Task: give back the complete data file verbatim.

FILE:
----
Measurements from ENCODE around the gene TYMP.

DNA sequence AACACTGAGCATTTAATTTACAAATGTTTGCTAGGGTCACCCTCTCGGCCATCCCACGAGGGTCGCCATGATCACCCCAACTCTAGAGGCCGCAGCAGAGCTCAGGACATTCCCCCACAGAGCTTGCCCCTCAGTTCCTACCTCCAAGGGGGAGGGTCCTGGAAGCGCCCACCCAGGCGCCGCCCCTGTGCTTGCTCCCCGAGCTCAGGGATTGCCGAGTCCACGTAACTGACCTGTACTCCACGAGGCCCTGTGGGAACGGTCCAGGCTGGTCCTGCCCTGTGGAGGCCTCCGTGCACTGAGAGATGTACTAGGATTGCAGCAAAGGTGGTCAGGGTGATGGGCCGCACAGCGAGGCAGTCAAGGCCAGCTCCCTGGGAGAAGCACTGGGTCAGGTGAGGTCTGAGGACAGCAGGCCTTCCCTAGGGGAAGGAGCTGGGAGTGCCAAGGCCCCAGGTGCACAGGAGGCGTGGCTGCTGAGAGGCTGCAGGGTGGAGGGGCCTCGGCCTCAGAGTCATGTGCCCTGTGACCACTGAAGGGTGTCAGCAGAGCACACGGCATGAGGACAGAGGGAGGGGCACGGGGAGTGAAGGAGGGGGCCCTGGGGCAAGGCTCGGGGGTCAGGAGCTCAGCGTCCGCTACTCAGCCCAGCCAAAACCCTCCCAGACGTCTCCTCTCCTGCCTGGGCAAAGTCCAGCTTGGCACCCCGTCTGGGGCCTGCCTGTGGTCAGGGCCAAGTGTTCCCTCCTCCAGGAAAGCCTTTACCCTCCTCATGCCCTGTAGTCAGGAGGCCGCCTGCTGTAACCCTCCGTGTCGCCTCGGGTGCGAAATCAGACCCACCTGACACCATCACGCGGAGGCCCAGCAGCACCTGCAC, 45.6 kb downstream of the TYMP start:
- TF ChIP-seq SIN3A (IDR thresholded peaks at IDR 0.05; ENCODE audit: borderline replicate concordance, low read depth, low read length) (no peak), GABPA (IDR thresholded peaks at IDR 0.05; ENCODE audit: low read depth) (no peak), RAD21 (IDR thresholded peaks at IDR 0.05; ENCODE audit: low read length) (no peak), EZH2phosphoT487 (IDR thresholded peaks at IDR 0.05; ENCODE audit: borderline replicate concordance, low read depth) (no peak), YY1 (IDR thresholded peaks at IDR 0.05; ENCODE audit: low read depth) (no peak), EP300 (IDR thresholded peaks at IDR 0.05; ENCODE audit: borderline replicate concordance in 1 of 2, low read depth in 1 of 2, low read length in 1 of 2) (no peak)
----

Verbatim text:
Measurements from ENCODE around the gene TYMP.

DNA sequence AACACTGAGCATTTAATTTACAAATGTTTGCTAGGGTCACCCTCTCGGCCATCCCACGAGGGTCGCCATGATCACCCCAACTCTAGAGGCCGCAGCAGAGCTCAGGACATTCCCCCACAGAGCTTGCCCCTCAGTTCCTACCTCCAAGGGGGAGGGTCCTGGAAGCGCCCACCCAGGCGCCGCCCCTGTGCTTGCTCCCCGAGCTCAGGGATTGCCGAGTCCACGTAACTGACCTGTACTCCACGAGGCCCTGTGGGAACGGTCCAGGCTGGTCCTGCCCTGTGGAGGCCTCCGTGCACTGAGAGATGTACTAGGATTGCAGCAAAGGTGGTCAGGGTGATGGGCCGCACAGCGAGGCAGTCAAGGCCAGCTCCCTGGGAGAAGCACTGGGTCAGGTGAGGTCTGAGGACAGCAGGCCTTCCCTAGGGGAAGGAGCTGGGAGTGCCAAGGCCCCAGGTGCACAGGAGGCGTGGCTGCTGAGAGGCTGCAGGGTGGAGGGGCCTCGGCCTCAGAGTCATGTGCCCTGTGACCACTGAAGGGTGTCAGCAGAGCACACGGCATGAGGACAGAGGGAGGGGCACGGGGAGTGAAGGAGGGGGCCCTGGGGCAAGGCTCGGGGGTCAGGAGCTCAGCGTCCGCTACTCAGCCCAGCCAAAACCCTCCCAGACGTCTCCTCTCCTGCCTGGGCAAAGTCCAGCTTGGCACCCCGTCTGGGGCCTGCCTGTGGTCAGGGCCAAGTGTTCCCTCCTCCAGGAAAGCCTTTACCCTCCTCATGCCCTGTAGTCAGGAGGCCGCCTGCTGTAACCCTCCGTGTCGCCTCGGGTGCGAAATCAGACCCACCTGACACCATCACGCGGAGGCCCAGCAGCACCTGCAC, 45.6 kb downstream of the TYMP start:
- TF ChIP-seq SIN3A (IDR thresholded peaks at IDR 0.05; ENCODE audit: borderline replicate concordance, low read depth, low read length) (no peak), GABPA (IDR thresholded peaks at IDR 0.05; ENCODE audit: low read depth) (no peak), RAD21 (IDR thresholded peaks at IDR 0.05; ENCODE audit: low read length) (no peak), EZH2phosphoT487 (IDR thresholded peaks at IDR 0.05; ENCODE audit: borderline replicate concordance, low read depth) (no peak), YY1 (IDR thresholded peaks at IDR 0.05; ENCODE audit: low read depth) (no peak), EP300 (IDR thresholded peaks at IDR 0.05; ENCODE audit: borderline replicate concordance in 1 of 2, low read depth in 1 of 2, low read length in 1 of 2) (no peak)